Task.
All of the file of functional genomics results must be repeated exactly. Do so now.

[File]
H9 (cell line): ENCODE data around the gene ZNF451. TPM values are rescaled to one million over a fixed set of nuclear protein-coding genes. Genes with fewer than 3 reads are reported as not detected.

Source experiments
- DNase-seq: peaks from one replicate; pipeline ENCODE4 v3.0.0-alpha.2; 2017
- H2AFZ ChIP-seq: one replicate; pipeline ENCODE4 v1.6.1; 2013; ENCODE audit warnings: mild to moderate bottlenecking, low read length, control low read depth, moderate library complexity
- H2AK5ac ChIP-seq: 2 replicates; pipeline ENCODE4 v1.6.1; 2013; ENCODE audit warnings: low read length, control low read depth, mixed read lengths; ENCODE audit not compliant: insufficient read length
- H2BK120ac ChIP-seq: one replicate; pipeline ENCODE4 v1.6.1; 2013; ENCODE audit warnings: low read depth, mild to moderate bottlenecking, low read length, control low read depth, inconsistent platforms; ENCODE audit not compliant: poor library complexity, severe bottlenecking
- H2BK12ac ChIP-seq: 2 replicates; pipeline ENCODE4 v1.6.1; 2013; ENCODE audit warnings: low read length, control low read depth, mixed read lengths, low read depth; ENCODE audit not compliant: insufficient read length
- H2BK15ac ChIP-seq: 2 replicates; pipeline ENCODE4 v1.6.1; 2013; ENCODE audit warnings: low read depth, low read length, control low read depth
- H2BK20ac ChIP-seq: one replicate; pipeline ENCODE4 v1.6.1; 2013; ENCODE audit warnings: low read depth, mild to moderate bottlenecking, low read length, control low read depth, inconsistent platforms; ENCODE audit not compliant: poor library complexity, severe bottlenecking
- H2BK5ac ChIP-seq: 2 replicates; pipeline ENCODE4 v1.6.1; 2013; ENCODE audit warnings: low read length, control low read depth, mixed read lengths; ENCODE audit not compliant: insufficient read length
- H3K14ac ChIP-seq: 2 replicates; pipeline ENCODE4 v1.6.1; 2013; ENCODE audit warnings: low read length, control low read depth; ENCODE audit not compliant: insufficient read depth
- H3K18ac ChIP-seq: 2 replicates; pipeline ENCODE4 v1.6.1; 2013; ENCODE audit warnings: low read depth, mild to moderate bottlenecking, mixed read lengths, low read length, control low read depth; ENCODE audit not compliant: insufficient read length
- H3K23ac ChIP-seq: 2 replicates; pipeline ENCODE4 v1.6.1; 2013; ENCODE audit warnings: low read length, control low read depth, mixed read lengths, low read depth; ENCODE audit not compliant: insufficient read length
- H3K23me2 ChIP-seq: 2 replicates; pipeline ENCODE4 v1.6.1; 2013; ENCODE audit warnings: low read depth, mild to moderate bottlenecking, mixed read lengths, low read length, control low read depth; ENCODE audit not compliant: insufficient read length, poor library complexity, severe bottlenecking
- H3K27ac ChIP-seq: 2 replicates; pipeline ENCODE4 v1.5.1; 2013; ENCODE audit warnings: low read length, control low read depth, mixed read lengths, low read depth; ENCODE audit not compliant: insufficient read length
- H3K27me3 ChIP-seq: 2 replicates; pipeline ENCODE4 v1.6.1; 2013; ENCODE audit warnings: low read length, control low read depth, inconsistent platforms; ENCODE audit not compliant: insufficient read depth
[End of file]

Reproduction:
H9 (cell line): ENCODE data around the gene ZNF451. TPM values are rescaled to one million over a fixed set of nuclear protein-coding genes. Genes with fewer than 3 reads are reported as not detected.

Source experiments
- DNase-seq: peaks from one replicate; pipeline ENCODE4 v3.0.0-alpha.2; 2017
- H2AFZ ChIP-seq: one replicate; pipeline ENCODE4 v1.6.1; 2013; ENCODE audit warnings: mild to moderate bottlenecking, low read length, control low read depth, moderate library complexity
- H2AK5ac ChIP-seq: 2 replicates; pipeline ENCODE4 v1.6.1; 2013; ENCODE audit warnings: low read length, control low read depth, mixed read lengths; ENCODE audit not compliant: insufficient read length
- H2BK120ac ChIP-seq: one replicate; pipeline ENCODE4 v1.6.1; 2013; ENCODE audit warnings: low read depth, mild to moderate bottlenecking, low read length, control low read depth, inconsistent platforms; ENCODE audit not compliant: poor library complexity, severe bottlenecking
- H2BK12ac ChIP-seq: 2 replicates; pipeline ENCODE4 v1.6.1; 2013; ENCODE audit warnings: low read length, control low read depth, mixed read lengths, low read depth; ENCODE audit not compliant: insufficient read length
- H2BK15ac ChIP-seq: 2 replicates; pipeline ENCODE4 v1.6.1; 2013; ENCODE audit warnings: low read depth, low read length, control low read depth
- H2BK20ac ChIP-seq: one replicate; pipeline ENCODE4 v1.6.1; 2013; ENCODE audit warnings: low read depth, mild to moderate bottlenecking, low read length, control low read depth, inconsistent platforms; ENCODE audit not compliant: poor library complexity, severe bottlenecking
- H2BK5ac ChIP-seq: 2 replicates; pipeline ENCODE4 v1.6.1; 2013; ENCODE audit warnings: low read length, control low read depth, mixed read lengths; ENCODE audit not compliant: insufficient read length
- H3K14ac ChIP-seq: 2 replicates; pipeline ENCODE4 v1.6.1; 2013; ENCODE audit warnings: low read length, control low read depth; ENCODE audit not compliant: insufficient read depth
- H3K18ac ChIP-seq: 2 replicates; pipeline ENCODE4 v1.6.1; 2013; ENCODE audit warnings: low read depth, mild to moderate bottlenecking, mixed read lengths, low read length, control low read depth; ENCODE audit not compliant: insufficient read length
- H3K23ac ChIP-seq: 2 replicates; pipeline ENCODE4 v1.6.1; 2013; ENCODE audit warnings: low read length, control low read depth, mixed read lengths, low read depth; ENCODE audit not compliant: insufficient read length
- H3K23me2 ChIP-seq: 2 replicates; pipeline ENCODE4 v1.6.1; 2013; ENCODE audit warnings: low read depth, mild to moderate bottlenecking, mixed read lengths, low read length, control low read depth; ENCODE audit not compliant: insufficient read length, poor library complexity, severe bottlenecking
- H3K27ac ChIP-seq: 2 replicates; pipeline ENCODE4 v1.5.1; 2013; ENCODE audit warnings: low read length, control low read depth, mixed read lengths, low read depth; ENCODE audit not compliant: insufficient read length
- H3K27me3 ChIP-seq: 2 replicates; pipeline ENCODE4 v1.6.1; 2013; ENCODE audit warnings: low read length, control low read depth, inconsistent platforms; ENCODE audit not compliant: insufficient read depth